September 2012

DIED: Gabriel Vahanian

Gabriel Vahanian, author of the book The Death of God: The Culture of Our Post-Christian Era, died on Saturday, September 8. He was 85.

He was not an atheist. He was a theologian and critic of what he referred to as “Religiosity,” Christianity that appealed broadly to his contemporary culture, that embraced faith without doubt, that was literal in its interpretations of the Bible, that was “trivial.” Here he reveals the death of God in the names we give God: READ MORE >

Author News / 7 Comments
September 21st, 2012 / 2:00 pm


Say Poem

Say Poem
by Adam Robinson
Awesome Machine/Publishing Genius Press, 2010
76 pages / $4  Buy from Publishing Genius









Adam Robinson is one of only four or five writers I know named Adam, but he’s the only one with the last name of Robinson. Adam Robinson runs a press named Publishing Genius (the only one named that) and I’m inclined to agree. Robinson has been publishing some pretty awesome writing for the last few years. I’ve seen him read a few times, and I have to say he’s one of the most entertaining readers named Adam I’ve seen. If he’d take his shirt off, he’d probably be in the top six.

A lot of people use words like “meta” when talking about writing, and it would certainly be appropriate when describing Robinson’s Say Poem, except I don’t like the word “meta.” “Meta” killed my father. It was during a hunting trip in New Jersey. “Meta” said it was an accident; he said he was aiming for a deer. My father looked nothing like a deer. For one thing, he was slightly taller and had fewer legs. For another, he was asleep in his bunk. So instead of using that word, I’ll use “George”, which was my father’s name, to describe Robinson’s collection. He would’ve liked that. The book is very George. Robinson is commenting on the difference between poetry on the page and poetry in the ear in a very George kind of way. The book is split into two sections, two long poems, really: “Say Poem” and “Say Joke”. The George-conceit of the first poem is that it is a text of Robinson performing several short poems. It includes often-very-George-commentary, light stage directions, banter Robinson would use, theoretically, between shorter poems within the longer section, either to add context to the poems themselves, or to keep the flow of the collection going. Robinson manages to do this without intruding on the poems too much. My father used to say that it’s not what you say it’s how you say it. He used to say that, but it’s been so long since I’ve heard it, I don’t even remember what his voice sounds like. Isn’t that sad? Some of Robinson’s poems are sad, too.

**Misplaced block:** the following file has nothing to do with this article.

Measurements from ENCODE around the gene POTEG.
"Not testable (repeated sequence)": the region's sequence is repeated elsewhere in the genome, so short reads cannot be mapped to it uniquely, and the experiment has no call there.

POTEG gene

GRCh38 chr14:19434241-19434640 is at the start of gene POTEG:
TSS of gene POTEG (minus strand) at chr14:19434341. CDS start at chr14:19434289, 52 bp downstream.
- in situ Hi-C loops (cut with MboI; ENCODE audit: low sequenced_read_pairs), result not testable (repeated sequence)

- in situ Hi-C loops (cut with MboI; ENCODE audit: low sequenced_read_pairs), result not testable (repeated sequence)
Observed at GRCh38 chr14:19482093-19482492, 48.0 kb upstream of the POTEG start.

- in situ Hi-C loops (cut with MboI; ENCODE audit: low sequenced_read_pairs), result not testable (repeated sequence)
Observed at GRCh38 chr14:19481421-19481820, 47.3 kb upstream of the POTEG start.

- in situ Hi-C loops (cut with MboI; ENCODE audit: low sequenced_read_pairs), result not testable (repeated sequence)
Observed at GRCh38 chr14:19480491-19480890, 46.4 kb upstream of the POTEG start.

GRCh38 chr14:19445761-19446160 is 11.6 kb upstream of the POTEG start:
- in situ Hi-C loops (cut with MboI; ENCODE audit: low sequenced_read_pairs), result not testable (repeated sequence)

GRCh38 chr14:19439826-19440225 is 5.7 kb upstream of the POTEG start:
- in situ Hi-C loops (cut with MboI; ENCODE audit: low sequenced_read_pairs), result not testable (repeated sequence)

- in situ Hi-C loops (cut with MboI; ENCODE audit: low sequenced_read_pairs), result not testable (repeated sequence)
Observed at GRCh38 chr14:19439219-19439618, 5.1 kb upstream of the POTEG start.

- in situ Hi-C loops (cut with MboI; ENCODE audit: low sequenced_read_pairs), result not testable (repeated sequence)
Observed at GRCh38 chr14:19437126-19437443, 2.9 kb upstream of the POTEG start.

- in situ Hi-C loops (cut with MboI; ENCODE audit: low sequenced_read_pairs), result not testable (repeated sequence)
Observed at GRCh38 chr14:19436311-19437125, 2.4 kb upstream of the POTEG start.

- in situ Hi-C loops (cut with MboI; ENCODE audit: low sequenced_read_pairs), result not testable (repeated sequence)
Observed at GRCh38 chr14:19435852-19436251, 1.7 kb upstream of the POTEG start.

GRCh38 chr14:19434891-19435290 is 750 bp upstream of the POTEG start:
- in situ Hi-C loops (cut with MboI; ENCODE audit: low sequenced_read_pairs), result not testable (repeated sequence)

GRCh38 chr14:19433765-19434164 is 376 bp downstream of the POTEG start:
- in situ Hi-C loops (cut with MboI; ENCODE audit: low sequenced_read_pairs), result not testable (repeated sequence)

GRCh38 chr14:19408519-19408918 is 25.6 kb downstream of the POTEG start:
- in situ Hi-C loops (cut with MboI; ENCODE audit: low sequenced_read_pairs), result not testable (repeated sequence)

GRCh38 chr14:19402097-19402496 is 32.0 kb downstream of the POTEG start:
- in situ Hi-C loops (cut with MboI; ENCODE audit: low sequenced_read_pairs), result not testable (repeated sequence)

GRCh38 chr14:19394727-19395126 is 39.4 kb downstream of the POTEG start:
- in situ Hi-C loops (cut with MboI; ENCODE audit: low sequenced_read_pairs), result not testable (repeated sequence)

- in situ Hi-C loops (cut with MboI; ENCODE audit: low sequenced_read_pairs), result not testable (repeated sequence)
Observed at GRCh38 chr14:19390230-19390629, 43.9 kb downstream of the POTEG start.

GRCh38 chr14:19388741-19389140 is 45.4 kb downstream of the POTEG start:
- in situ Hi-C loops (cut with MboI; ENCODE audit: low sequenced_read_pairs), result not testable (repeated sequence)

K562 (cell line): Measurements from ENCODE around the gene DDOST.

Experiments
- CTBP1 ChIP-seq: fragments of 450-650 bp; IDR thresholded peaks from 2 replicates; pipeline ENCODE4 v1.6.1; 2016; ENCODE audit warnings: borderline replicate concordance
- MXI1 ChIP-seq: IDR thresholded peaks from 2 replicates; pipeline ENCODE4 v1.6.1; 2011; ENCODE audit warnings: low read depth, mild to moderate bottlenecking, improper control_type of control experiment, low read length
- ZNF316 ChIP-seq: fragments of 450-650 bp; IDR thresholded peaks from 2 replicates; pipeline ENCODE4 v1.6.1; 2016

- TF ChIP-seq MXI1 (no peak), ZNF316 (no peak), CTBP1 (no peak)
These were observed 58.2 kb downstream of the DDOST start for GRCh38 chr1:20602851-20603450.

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September 21st, 2012 / 12:00 pm

Birkensnake #5 is now available

Birkensnake #5 cover by Chemlawn (2012).

Ever since its first appearance in 2008, Birkensnake has been one of my favorite fiction journals. It always includes quality work, and is always made available online in addition to its very pretty print editions (a model that I wish more print journals would adopt).

Issue #5 is now online here. And the print edition, which is now completely free (yes!), is available here. (All of the back issues are also available for free now, too—though note that donations are welcome.)

Meanwhile, Birkensnake #6—which will be edited by seven different pairs of editors, and released in seven different editions—is currently accepting submissions.

Finally, here’s a Black Clock interview with Brian Conn and Joanna Ruocco, Birkensnake‘s founders and editors.

I Like __ A Lot / 2 Comments
September 21st, 2012 / 10:16 am


A List of References in Mary Ruefle’s Madness, Rack, and Honey

Paul Valéry
Stéphane Mallarmé
Glandolyn Blue
Timothy Sure
Ralph Angel
Ezra Pound
Ernest Fenollosa
Roland Barthes
Gaston Bachelard
Cy Twombly
John Crowe Ransom
Barbra Hernstein Smith
Emily Dickinson
Walt Whitman
Charles Simic
Paul Auster